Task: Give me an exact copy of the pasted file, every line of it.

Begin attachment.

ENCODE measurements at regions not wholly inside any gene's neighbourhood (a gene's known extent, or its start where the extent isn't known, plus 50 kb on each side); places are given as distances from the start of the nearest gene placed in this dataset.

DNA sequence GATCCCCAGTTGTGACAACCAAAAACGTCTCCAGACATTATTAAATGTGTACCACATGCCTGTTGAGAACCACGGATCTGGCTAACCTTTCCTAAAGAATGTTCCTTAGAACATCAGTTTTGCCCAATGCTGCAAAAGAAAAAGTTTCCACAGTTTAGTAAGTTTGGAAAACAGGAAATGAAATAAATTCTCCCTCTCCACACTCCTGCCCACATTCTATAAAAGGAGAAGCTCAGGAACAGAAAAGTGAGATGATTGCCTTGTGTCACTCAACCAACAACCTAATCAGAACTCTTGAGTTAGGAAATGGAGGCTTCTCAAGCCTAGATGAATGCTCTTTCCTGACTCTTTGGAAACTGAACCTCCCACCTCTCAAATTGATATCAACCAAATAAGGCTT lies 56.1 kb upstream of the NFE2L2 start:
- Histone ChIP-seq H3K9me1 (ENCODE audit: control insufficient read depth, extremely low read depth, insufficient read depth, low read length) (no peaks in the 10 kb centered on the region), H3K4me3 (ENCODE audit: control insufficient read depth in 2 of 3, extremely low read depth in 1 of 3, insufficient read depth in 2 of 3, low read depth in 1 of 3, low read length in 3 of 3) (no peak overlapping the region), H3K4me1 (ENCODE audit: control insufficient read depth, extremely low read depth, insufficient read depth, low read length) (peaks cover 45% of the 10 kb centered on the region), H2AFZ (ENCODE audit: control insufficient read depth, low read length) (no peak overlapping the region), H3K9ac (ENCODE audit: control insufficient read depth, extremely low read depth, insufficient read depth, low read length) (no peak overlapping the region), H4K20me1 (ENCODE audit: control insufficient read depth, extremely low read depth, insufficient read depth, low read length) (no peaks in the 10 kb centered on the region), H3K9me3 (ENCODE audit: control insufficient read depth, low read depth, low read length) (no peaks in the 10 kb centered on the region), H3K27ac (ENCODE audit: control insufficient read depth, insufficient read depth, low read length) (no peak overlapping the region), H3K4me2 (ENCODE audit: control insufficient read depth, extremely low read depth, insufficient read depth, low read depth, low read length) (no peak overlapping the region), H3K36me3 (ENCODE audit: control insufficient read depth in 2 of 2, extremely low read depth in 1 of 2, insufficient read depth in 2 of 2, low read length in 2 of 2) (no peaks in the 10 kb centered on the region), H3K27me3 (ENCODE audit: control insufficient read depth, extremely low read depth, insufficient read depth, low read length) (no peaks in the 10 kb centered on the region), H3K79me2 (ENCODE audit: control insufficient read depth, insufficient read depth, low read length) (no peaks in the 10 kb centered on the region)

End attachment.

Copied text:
ENCODE measurements at regions not wholly inside any gene's neighbourhood (a gene's known extent, or its start where the extent isn't known, plus 50 kb on each side); places are given as distances from the start of the nearest gene placed in this dataset.

DNA sequence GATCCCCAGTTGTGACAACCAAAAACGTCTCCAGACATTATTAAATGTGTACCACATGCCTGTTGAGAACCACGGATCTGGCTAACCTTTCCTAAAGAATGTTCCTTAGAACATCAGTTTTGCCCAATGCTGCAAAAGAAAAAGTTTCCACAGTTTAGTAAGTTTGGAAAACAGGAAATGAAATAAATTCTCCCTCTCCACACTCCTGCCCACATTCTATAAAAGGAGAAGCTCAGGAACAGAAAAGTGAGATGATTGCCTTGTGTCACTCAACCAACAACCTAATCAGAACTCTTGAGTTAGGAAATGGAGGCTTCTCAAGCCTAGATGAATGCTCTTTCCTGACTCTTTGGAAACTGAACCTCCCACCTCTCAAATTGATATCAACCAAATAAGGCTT lies 56.1 kb upstream of the NFE2L2 start:
- Histone ChIP-seq H3K9me1 (ENCODE audit: control insufficient read depth, extremely low read depth, insufficient read depth, low read length) (no peaks in the 10 kb centered on the region), H3K4me3 (ENCODE audit: control insufficient read depth in 2 of 3, extremely low read depth in 1 of 3, insufficient read depth in 2 of 3, low read depth in 1 of 3, low read length in 3 of 3) (no peak overlapping the region), H3K4me1 (ENCODE audit: control insufficient read depth, extremely low read depth, insufficient read depth, low read length) (peaks cover 45% of the 10 kb centered on the region), H2AFZ (ENCODE audit: control insufficient read depth, low read length) (no peak overlapping the region), H3K9ac (ENCODE audit: control insufficient read depth, extremely low read depth, insufficient read depth, low read length) (no peak overlapping the region), H4K20me1 (ENCODE audit: control insufficient read depth, extremely low read depth, insufficient read depth, low read length) (no peaks in the 10 kb centered on the region), H3K9me3 (ENCODE audit: control insufficient read depth, low read depth, low read length) (no peaks in the 10 kb centered on the region), H3K27ac (ENCODE audit: control insufficient read depth, insufficient read depth, low read length) (no peak overlapping the region), H3K4me2 (ENCODE audit: control insufficient read depth, extremely low read depth, insufficient read depth, low read depth, low read length) (no peak overlapping the region), H3K36me3 (ENCODE audit: control insufficient read depth in 2 of 2, extremely low read depth in 1 of 2, insufficient read depth in 2 of 2, low read length in 2 of 2) (no peaks in the 10 kb centered on the region), H3K27me3 (ENCODE audit: control insufficient read depth, extremely low read depth, insufficient read depth, low read length) (no peaks in the 10 kb centered on the region), H3K79me2 (ENCODE audit: control insufficient read depth, insufficient read depth, low read length) (no peaks in the 10 kb centered on the region)